Posts Tagged ‘community’

Bee Happy

Hard to believe, but it’s that time of year again when the beekeeper really starts rolling. We have an order arriving on Thursday which will contain two packages of bees and one extra queen, which will hopefully round out our small homestead apiary to four hives. Since I did such a poor job of updating you once my pregnancy hit me full force, here’s the rundown of our exciting bee-happenings from last year.

After we started making the honey, we realized we had a really good thing on our hands. We purchased a small hand crank honey extractor and harvested the surplus honey from our hive. All in all, we got almost 40 lbs. of surplus honey, plus plenty left over to feed the bees over the winter. Harvesting was sticky and fun, and through the generosity of our friends at Tangleweed Farm down the road we were able to sell some of our bounty. Here we are at the farm’s Open House selling our goods:

The sale of our honey was such a success that we had a whole email list full of customers. Our smaller, second harvest of the season was sold out before it even hit the shelves. This year, we’ve already had people asking about our honey, so we decided to make a go of expanding the business a bit.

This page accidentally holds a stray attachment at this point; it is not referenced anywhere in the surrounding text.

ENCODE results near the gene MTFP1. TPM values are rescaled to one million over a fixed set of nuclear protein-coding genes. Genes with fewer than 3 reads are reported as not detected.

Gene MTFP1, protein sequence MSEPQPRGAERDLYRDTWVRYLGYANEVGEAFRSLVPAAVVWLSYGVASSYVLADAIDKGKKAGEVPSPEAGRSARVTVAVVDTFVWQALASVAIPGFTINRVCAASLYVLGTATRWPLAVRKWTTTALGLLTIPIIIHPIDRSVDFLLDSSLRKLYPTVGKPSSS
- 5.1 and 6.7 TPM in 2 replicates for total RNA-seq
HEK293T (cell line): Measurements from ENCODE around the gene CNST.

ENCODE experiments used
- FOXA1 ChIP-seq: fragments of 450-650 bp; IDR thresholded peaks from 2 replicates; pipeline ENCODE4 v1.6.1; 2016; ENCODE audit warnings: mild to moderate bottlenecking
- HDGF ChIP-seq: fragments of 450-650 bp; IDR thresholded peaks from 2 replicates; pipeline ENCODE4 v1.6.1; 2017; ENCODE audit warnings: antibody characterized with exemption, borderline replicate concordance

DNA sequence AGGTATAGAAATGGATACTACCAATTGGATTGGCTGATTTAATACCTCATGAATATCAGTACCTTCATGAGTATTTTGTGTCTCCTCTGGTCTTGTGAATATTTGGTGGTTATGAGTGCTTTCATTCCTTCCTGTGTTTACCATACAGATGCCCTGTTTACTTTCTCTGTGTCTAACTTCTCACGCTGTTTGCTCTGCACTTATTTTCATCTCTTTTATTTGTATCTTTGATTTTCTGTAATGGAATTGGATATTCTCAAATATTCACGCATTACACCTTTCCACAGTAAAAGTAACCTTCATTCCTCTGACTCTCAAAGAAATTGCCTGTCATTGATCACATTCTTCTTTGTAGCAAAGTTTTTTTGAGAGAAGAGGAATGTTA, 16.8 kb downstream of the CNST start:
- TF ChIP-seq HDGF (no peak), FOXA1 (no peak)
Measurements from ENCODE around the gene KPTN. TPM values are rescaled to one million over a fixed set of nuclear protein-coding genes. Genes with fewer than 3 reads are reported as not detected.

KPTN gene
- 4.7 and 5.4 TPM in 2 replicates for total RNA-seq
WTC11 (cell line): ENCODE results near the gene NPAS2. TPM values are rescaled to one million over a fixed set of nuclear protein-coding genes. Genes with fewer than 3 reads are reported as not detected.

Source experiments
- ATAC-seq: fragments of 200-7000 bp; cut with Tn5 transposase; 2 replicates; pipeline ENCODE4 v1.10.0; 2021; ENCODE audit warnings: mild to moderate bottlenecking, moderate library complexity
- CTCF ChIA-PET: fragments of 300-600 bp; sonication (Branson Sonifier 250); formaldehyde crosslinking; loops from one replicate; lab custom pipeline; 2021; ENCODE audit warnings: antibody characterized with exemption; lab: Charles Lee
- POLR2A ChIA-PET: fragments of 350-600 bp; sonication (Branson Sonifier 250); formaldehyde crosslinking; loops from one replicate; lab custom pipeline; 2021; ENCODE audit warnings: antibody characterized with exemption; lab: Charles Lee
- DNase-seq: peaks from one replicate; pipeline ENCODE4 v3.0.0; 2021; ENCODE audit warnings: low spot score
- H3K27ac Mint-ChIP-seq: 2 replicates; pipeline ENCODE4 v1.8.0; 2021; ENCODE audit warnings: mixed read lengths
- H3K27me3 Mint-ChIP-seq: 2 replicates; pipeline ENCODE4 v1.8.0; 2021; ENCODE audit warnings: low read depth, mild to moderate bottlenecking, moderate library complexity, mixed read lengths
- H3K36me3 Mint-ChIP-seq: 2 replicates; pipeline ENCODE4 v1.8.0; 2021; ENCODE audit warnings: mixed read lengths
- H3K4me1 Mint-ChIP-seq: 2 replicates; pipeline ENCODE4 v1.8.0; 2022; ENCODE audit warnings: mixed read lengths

In addition to the honey, I’ve started tinkering with beeswax products as well. So far I’ve made some basic lip balm and have just ordered some supplies to play with the recipe a bit. I also hope to try my hand at candles, soaps, and some healing salves–all using our girls’ honey or wax.

Of course, it’s tough to do this without mentors. There are no local beekeepers that we know of that can really show us how to do some more sophisticated maneuvers like rearing our own queens or collecting pollen to sell. So a lot of this is trial and error. But we’re reading everything we can get our hands on and luckily there is a large support system for small scale beekeepers on the internet. And we’re having a lot of fun.